It seems every day there is a new credit score that we should all know about it. But after a while, it all gets pretty overwhelming.
Which ones matter most? And why? Should I pay attention to this one or that one? When will each be used? HELP!
Okay, that may have been dramatic, but you catch my drift. We are constantly bombarded with the importance of credit scores, but often they are shrouded in secrecy and overly complicated.
Most people “in the know” realize that FICO scores are the most important credit scores to keep an eye on, namely because they are the most frequently relied upon by lenders.
[Credit scores vs. FICO scores]
But what about the other credit scoring models? Do they come into play as well? And when?
Beacon Score = Equifax FICO Score
You may have heard of the “Beacon credit score” and wondered what it was all about.
Well, the Beacon credit score is actually a FICO score. Say what? Yeah, I know it sounds confusing, but Beacon is simply the name Equifax gives to its FICO-based credit score.
The Beacon score was introduced back in 1989 (it’s fairly new) and is essentially a credit score that uses credit data collected by Equifax, which is then applied to the FICO scoring model.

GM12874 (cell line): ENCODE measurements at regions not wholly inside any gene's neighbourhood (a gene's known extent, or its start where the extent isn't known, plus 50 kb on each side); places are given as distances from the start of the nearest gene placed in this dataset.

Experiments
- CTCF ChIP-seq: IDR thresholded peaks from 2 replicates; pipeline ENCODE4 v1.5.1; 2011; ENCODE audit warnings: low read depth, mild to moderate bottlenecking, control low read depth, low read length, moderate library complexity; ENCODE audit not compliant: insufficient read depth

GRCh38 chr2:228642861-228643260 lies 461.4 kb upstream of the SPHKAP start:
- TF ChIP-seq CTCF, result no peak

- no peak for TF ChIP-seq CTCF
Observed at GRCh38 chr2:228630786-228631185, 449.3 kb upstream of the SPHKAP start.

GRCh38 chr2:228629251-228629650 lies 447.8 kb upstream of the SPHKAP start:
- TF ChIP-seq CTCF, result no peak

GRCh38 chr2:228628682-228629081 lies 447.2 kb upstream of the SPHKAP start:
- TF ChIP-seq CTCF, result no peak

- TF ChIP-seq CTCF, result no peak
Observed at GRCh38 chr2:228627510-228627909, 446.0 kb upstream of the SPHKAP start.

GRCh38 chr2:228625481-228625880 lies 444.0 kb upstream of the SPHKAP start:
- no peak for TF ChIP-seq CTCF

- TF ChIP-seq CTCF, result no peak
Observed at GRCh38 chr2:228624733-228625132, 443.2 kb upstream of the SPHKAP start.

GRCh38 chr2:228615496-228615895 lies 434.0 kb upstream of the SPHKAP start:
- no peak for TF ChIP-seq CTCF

This means it relies on the same credit score scale as other FICO scores, which is 300-850.
For the record, Experian calls their FICO score the “FICO Risk Model,” and TransUnion calls their FICO score the “FICO Risk Score, Classic.” Collectively, these are known as the big 3 credit scores.
So basically each credit reporting agency has their own name for their FICO-based credit score, which uses their own collected data and FICO’s algorithm.
This explains why there is some disparity between credit scores, even if they are all FICO-branded credit scores.
Equifax Has Their Own Credit Score Too
To further complicate things, Equifax also has their own proprietary credit score called the “Equifax credit score,” not to mention it plays a part in the collaborative VantageScore as well.
In other words, these credit bureaus have all types of different products and affiliations, which makes it really difficult to keep track of them all.
The good news is that you don’t really need to worry too much about it. Most of these credit scoring models are all pretty darn similar.
Sure, the credit score scale may be a tad different, and their algorithms slightly unique, but at the end of the day, the same stuff matters.
Paying bills on time, avoiding high balances, and applying for new credit only when needed.
Read more: What credit score is used the most?